Friday, March 21, 2014

Riedel, Giacca, & Golay: Economic, Social, and Cultural Rights in International Law: Contemporary Issues and Challenges

Eibe Riedel (Univ. of Mannheim), Gilles Giacca (Univ. of Oxford), & Christophe Golay (Geneva Academy of International Humanitarian Law and Human Rights) have published Economic, Social, and Cultural Rights in International Law: Contemporary Issues and Challenges (Oxford Univ. Press 2014). The table of contents is here. Here's the abstract:

Recent years have seen an expansion in the scale and importance of economic, social, and cultural rights within international law. This has led to the adoption of the Optional Protocol to the International Covenant on Economic, Social and Cultural Rights in December 2008, giving individuals and groups the ability to bring complaints about violations of these rights before the UN Committee on Economic, Social and Cultural Rights. In this context, this book assesses how effective efforts have been to realise international ESC rights, investigating the contemporary challenges obstructing their protection. It investigates the impact of the global financial crisis, the need for ESC rights to be implemented in a non-discriminatory manner, and the interrelationship between ESC rights and other international legal regimes. It provides a careful analysis of the new tools and indicators available to measure the progressive realisation of ESC rights.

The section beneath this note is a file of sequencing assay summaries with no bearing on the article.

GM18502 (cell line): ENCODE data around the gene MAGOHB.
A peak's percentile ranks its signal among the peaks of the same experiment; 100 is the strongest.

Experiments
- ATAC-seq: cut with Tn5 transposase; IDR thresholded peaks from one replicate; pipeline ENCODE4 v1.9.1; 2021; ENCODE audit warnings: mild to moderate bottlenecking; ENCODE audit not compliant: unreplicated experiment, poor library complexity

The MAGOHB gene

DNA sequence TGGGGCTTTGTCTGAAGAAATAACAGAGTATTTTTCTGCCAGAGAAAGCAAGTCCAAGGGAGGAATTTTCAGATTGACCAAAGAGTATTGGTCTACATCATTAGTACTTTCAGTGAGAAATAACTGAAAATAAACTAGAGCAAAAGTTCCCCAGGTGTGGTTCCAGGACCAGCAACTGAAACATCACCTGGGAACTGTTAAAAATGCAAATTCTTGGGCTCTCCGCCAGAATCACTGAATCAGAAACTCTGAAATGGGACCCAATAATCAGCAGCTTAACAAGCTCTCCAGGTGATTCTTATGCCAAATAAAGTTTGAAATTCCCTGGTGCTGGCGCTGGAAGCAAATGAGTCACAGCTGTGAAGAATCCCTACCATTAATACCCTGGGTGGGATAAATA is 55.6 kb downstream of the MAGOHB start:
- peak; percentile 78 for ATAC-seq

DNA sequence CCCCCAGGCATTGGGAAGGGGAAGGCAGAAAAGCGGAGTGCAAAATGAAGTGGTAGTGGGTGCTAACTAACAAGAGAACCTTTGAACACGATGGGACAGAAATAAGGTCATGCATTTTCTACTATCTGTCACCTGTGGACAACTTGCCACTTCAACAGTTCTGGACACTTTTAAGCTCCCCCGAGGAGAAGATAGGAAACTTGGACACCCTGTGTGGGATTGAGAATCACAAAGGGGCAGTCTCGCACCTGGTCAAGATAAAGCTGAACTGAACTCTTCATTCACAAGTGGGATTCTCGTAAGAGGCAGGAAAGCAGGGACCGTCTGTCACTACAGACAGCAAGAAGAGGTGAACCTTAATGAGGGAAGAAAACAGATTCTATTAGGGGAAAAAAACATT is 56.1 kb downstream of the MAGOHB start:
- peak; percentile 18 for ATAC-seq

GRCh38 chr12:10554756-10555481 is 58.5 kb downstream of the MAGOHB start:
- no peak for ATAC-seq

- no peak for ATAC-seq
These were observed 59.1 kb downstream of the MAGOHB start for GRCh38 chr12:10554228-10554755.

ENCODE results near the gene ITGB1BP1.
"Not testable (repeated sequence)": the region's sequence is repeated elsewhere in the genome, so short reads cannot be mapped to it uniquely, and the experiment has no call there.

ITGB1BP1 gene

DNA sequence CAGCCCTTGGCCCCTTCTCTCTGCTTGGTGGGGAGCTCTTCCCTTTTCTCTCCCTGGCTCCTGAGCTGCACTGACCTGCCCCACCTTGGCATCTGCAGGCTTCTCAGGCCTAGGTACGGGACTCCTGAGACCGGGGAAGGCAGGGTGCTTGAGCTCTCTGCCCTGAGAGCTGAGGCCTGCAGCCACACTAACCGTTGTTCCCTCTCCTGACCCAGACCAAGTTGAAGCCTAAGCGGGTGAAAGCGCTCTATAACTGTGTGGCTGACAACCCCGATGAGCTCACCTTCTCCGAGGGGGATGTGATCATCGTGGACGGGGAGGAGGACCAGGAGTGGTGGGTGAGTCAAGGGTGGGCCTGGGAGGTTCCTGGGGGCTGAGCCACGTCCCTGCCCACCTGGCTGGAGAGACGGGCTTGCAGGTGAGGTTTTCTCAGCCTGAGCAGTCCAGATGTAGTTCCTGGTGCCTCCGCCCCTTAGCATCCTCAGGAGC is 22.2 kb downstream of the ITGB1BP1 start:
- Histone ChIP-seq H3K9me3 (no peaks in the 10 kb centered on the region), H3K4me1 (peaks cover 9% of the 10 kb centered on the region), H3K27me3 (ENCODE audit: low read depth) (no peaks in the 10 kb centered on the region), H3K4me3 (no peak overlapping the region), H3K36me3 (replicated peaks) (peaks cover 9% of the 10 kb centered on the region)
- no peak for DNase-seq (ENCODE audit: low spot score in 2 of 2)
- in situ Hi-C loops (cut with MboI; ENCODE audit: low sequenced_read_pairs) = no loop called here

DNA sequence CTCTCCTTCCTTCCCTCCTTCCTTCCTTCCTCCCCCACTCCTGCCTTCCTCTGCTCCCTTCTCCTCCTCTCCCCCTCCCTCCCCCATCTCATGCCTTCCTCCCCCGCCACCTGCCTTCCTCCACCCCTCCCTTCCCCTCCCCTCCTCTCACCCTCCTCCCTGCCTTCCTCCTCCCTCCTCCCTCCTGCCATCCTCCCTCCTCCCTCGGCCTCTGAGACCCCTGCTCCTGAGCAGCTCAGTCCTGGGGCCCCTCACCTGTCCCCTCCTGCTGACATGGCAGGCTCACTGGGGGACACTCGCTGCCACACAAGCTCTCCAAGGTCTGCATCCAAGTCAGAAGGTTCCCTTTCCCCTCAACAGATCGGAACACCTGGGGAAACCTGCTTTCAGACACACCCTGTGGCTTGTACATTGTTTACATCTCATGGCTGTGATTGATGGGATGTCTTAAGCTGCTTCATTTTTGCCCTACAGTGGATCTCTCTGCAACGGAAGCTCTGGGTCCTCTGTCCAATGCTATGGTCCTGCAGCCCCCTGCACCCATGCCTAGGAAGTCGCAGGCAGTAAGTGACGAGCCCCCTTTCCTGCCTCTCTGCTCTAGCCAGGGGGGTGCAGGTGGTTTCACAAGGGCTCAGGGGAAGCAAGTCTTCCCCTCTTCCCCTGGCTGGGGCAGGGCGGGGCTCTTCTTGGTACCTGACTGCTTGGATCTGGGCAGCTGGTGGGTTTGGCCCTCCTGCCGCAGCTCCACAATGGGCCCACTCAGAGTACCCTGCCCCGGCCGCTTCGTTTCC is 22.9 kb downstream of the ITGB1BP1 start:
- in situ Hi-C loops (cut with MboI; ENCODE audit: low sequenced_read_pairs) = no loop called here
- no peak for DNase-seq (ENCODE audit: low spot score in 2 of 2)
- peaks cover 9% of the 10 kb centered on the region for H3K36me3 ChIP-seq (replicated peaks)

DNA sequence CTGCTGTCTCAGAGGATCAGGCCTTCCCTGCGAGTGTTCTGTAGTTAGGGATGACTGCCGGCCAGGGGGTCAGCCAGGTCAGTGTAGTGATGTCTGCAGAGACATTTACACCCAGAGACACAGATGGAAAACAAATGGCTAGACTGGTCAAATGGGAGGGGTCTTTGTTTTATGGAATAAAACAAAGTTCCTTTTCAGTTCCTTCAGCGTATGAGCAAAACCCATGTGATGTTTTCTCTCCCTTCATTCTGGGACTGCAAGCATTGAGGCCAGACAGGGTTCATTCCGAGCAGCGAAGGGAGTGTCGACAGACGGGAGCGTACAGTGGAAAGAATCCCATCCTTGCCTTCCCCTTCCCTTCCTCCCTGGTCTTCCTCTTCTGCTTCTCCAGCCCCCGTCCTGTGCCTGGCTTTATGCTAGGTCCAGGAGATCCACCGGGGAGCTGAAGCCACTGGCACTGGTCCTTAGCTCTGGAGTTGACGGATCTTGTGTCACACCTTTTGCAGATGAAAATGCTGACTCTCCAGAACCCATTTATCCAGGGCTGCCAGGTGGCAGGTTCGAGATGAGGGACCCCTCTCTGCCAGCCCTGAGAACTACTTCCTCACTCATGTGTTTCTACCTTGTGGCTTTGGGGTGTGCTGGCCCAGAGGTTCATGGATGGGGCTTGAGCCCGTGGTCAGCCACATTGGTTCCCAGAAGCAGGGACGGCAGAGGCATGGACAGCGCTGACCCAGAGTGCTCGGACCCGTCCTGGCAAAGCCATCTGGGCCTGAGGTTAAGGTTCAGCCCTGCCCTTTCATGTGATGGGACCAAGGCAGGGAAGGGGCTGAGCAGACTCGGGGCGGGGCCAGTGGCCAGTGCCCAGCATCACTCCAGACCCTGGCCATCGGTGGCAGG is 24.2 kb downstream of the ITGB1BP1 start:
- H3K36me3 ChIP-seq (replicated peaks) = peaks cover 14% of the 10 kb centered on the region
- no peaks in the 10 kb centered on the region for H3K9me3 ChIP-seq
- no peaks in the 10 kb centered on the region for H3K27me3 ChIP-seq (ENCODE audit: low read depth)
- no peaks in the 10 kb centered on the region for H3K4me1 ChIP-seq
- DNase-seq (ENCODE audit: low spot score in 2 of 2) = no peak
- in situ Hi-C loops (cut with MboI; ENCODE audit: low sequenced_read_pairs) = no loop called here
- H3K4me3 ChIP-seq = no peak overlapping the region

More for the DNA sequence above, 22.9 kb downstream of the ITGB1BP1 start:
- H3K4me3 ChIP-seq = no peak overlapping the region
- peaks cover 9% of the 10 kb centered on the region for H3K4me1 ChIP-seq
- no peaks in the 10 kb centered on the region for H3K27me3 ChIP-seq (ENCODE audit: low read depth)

This book clarifies and illuminate the multiple aspects of the law governing ESC rights, by bringing together all the different aspects of ESC rights, re-stating the challenges they face, and assessing the progress that has been made in expanding their adoption. After an introduction by the editors on ESC rights and the contemporary issues in their realization, the book contains over twenty essays on the main issues related to the progressive realization of ESC rights and their monitoring mechanisms. The authors of the chapters, both scholars and practitioners, take an interdisciplinary approach to move beyond the traditional analysis of ESC rights, contextualizing their discussions against wider contemporary international law challenges. In reflecting this diversity of perspectives, the book sheds light on the new methodologies for implementation and the many obstacles faced by the realization of ESC rights. It is invaluable reading for scholars, students, practitioners, and NGOs working with or studying ESC rights.